On a typical cloudy weekday morning, lines of cars roar up and down Ashland Avenue, bunching up at intersections with bikes and CTA buses as their users wait to continue their halting journeys through the city. But this major artery in Chicago could have looked a lot different, had a project proposed ten years ago last month been implemented then. That project called for a radical overhaul on Ashland to make way for a Bus Rapid Transit (BRT) system with designated bus lanes. The overhaul never happened, but the idea still has the potential to shape the future of Chicago’s transportation network.
Billed as a low-cost but highly efficient transportation service, Bus Rapid Transit infrastructure is going up all around the country in major cities like New York, Oakland, and Pittsburgh. Public transit advocates, both the Johnson and Vallas campaigns, as well as Chicago’s Regional Transportation Authority (RTA), which is the regulatory agency that oversees PACE, METRA, and CTA, believe that increased bus rapid transit lines promote more equitable transit and connect long underserved communities with the city at large.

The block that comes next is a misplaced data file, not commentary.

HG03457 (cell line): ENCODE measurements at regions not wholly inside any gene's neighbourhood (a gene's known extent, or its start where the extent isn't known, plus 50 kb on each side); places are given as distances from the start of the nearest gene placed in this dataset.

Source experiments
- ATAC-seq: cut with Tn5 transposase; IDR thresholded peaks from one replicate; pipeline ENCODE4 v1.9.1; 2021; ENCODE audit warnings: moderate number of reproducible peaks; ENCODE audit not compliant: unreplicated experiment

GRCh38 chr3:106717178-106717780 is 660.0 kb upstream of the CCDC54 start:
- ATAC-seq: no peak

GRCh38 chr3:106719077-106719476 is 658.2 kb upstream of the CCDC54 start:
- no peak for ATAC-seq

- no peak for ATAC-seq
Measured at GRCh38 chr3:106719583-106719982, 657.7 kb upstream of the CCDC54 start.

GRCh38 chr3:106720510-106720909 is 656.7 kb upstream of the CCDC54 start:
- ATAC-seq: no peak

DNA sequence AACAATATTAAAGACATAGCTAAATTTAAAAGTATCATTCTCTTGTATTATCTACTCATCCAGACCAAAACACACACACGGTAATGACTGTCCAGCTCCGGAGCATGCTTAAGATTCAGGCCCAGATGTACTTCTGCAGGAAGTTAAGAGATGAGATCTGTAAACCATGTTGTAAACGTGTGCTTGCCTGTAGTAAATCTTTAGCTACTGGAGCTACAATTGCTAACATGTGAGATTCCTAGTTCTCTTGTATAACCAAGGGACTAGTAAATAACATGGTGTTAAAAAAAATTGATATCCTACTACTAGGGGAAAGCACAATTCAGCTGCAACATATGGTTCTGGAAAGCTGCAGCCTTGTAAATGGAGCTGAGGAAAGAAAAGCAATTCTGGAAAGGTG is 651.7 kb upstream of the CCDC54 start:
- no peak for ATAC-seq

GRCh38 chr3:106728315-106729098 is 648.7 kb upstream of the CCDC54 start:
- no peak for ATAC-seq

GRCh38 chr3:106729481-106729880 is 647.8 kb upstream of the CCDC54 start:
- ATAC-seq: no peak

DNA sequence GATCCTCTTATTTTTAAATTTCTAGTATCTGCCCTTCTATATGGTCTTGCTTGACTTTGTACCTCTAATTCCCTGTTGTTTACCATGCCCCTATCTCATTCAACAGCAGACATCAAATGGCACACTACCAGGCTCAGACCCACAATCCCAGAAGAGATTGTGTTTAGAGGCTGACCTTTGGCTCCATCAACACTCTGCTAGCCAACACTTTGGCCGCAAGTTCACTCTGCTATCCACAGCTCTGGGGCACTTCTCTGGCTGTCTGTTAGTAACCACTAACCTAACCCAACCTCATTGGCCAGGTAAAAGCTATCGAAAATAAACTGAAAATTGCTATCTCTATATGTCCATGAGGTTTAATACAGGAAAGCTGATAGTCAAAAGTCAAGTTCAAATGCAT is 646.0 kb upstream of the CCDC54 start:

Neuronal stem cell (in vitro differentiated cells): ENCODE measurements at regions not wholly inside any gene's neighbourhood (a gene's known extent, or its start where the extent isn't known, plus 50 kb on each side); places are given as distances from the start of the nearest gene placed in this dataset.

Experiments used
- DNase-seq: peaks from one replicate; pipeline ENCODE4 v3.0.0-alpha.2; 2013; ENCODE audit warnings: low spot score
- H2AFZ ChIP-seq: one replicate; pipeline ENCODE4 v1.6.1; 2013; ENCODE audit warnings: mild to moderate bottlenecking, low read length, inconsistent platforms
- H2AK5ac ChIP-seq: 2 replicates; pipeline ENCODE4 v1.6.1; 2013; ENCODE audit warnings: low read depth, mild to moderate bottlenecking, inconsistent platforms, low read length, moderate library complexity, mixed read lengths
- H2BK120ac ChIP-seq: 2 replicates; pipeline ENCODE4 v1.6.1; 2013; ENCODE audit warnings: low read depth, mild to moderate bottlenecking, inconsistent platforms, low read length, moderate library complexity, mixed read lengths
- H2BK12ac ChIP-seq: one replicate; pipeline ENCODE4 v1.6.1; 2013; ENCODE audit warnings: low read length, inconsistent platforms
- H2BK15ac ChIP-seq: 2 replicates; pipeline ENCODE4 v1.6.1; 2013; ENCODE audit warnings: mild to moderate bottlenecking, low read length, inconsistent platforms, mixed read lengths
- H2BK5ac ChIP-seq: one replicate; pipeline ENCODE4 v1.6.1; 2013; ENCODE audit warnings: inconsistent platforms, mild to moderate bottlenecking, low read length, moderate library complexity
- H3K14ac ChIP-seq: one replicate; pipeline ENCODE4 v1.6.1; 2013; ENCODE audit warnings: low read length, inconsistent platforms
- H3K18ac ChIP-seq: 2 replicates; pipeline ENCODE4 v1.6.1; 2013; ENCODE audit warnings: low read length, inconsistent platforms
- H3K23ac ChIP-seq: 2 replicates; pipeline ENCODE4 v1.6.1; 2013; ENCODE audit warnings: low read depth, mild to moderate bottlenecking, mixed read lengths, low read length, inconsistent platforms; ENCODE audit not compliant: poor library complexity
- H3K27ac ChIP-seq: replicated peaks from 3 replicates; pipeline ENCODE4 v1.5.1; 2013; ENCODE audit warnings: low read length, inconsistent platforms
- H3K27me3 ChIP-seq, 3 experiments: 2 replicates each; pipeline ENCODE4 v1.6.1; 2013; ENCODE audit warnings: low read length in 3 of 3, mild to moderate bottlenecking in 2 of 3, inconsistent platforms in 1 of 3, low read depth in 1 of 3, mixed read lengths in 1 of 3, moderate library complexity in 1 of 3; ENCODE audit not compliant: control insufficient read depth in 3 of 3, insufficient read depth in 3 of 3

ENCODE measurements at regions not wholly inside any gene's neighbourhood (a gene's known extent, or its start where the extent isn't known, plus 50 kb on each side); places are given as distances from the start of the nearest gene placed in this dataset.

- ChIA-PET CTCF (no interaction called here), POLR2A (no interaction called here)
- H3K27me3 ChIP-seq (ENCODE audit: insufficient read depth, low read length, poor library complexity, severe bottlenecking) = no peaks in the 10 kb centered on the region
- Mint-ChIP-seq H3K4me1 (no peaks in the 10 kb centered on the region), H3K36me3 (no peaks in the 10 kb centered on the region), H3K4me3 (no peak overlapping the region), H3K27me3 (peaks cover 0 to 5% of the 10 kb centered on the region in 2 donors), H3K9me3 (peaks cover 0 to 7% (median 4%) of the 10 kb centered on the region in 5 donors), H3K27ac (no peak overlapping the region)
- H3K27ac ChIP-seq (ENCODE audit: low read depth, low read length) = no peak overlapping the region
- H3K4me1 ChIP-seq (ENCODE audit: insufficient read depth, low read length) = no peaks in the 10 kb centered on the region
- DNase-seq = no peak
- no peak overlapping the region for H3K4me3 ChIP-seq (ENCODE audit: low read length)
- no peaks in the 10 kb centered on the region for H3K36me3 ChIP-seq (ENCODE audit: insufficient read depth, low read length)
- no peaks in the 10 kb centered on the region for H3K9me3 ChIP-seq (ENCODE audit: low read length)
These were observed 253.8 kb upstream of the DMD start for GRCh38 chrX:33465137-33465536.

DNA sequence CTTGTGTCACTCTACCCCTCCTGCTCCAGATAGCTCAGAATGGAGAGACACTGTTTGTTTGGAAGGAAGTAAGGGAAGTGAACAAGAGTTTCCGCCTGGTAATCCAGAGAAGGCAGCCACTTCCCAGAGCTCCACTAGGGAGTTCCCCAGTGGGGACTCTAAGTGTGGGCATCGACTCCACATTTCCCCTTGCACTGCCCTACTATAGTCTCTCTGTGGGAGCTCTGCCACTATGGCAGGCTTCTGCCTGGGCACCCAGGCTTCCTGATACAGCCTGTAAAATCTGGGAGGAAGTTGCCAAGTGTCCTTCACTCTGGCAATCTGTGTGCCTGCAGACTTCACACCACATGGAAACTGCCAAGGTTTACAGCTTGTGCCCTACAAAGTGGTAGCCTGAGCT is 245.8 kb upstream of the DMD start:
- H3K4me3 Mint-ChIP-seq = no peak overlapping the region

According to Peter Kersten, a principal planner with the RTA, “BRT is focused on minimizing a lot of the elements of riding a bus that contribute to how long it takes to get somewhere.” Kersten defines industry standard BRT as having five independent ingredients: a dedicated bus right-of-way, off-board fare collection, streamlined boarding, transit signal priority, and a roadway alignment that allows buses to move independently of car traffic.
Despite minimal BRT infrastructure and lines today, the political momentum required to adopt BRT appears to be growing. The idea has been taken up in limited capacity across the city and suburbs, and other lines are in development.
On the South Side, PACE is building out its PULSE services, which include some dedicated lanes and streamlined boarding along Halsted and 95th Street. CTA’s Jeffery Jump, which runs from Stony Island and 103rd to the Loop, also has limited rapid service and utilizes a bus-only lane for portions of its route. Downtown in the Loop, a dedicated lane exists for Loop Link.
These projects are “half measures,” said John Greenfield, a transit advocate and editor at Streetsblog Chicago, a blog that was founded in part to cover the Ashland BRT program.
To Greenfield, the reason BRT is necessary for Chicago is that its current transit system is inadequate and inefficient. “Chicago is a hub-and-spoke transit system,” he explained, meaning that the various train lines in Chicago are oriented around bringing the edges of the city downtown, like the spokes on a bike wheel that lead to the hub at the center.